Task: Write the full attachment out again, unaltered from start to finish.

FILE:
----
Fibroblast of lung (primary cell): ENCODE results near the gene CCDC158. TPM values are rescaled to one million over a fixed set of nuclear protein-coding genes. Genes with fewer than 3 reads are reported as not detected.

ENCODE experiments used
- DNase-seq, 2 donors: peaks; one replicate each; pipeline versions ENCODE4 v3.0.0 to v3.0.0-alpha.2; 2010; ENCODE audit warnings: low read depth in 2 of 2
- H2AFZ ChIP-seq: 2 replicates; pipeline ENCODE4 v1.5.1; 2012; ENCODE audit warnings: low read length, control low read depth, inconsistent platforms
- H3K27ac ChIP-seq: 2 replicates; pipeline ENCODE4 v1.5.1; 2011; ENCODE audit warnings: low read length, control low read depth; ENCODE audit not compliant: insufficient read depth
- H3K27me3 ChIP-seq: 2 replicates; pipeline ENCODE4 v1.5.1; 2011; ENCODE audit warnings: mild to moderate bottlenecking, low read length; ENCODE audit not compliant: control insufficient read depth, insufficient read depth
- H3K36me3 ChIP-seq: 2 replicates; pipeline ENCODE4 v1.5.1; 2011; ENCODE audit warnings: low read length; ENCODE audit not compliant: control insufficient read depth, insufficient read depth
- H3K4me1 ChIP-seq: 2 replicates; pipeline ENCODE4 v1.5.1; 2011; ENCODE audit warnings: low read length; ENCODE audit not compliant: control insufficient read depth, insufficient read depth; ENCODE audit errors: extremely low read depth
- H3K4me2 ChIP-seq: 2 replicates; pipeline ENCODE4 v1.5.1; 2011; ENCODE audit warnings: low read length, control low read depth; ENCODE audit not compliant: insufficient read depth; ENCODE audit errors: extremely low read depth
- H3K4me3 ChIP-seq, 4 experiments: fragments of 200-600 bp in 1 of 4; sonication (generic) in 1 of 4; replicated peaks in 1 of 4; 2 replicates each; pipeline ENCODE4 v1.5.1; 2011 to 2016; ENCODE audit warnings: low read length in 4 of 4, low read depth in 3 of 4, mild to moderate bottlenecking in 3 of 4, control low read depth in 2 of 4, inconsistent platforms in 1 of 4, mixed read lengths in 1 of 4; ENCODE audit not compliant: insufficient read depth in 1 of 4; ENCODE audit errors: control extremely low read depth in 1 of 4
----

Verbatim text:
Fibroblast of lung (primary cell): ENCODE results near the gene CCDC158. TPM values are rescaled to one million over a fixed set of nuclear protein-coding genes. Genes with fewer than 3 reads are reported as not detected.

ENCODE experiments used
- DNase-seq, 2 donors: peaks; one replicate each; pipeline versions ENCODE4 v3.0.0 to v3.0.0-alpha.2; 2010; ENCODE audit warnings: low read depth in 2 of 2
- H2AFZ ChIP-seq: 2 replicates; pipeline ENCODE4 v1.5.1; 2012; ENCODE audit warnings: low read length, control low read depth, inconsistent platforms
- H3K27ac ChIP-seq: 2 replicates; pipeline ENCODE4 v1.5.1; 2011; ENCODE audit warnings: low read length, control low read depth; ENCODE audit not compliant: insufficient read depth
- H3K27me3 ChIP-seq: 2 replicates; pipeline ENCODE4 v1.5.1; 2011; ENCODE audit warnings: mild to moderate bottlenecking, low read length; ENCODE audit not compliant: control insufficient read depth, insufficient read depth
- H3K36me3 ChIP-seq: 2 replicates; pipeline ENCODE4 v1.5.1; 2011; ENCODE audit warnings: low read length; ENCODE audit not compliant: control insufficient read depth, insufficient read depth
- H3K4me1 ChIP-seq: 2 replicates; pipeline ENCODE4 v1.5.1; 2011; ENCODE audit warnings: low read length; ENCODE audit not compliant: control insufficient read depth, insufficient read depth; ENCODE audit errors: extremely low read depth
- H3K4me2 ChIP-seq: 2 replicates; pipeline ENCODE4 v1.5.1; 2011; ENCODE audit warnings: low read length, control low read depth; ENCODE audit not compliant: insufficient read depth; ENCODE audit errors: extremely low read depth
- H3K4me3 ChIP-seq, 4 experiments: fragments of 200-600 bp in 1 of 4; sonication (generic) in 1 of 4; replicated peaks in 1 of 4; 2 replicates each; pipeline ENCODE4 v1.5.1; 2011 to 2016; ENCODE audit warnings: low read length in 4 of 4, low read depth in 3 of 4, mild to moderate bottlenecking in 3 of 4, control low read depth in 2 of 4, inconsistent platforms in 1 of 4, mixed read lengths in 1 of 4; ENCODE audit not compliant: insufficient read depth in 1 of 4; ENCODE audit errors: control extremely low read depth in 1 of 4